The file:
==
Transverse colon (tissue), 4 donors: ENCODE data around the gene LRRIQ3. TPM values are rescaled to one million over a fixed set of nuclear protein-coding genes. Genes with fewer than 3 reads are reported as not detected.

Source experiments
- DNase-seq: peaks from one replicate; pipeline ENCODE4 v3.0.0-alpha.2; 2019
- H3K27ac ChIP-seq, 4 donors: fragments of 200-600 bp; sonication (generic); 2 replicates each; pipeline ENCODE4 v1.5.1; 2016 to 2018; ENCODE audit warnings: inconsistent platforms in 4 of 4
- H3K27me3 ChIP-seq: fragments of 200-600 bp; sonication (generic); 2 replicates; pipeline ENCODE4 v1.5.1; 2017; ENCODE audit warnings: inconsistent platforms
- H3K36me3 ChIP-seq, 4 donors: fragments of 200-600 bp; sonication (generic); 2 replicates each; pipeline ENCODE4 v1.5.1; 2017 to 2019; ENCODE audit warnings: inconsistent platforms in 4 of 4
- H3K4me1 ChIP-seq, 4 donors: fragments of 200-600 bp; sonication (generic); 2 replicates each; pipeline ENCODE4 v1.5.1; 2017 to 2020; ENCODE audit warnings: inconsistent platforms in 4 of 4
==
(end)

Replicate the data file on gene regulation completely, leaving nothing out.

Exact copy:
Transverse colon (tissue), 4 donors: ENCODE data around the gene LRRIQ3. TPM values are rescaled to one million over a fixed set of nuclear protein-coding genes. Genes with fewer than 3 reads are reported as not detected.

Source experiments
- DNase-seq: peaks from one replicate; pipeline ENCODE4 v3.0.0-alpha.2; 2019
- H3K27ac ChIP-seq, 4 donors: fragments of 200-600 bp; sonication (generic); 2 replicates each; pipeline ENCODE4 v1.5.1; 2016 to 2018; ENCODE audit warnings: inconsistent platforms in 4 of 4
- H3K27me3 ChIP-seq: fragments of 200-600 bp; sonication (generic); 2 replicates; pipeline ENCODE4 v1.5.1; 2017; ENCODE audit warnings: inconsistent platforms
- H3K36me3 ChIP-seq, 4 donors: fragments of 200-600 bp; sonication (generic); 2 replicates each; pipeline ENCODE4 v1.5.1; 2017 to 2019; ENCODE audit warnings: inconsistent platforms in 4 of 4
- H3K4me1 ChIP-seq, 4 donors: fragments of 200-600 bp; sonication (generic); 2 replicates each; pipeline ENCODE4 v1.5.1; 2017 to 2020; ENCODE audit warnings: inconsistent platforms in 4 of 4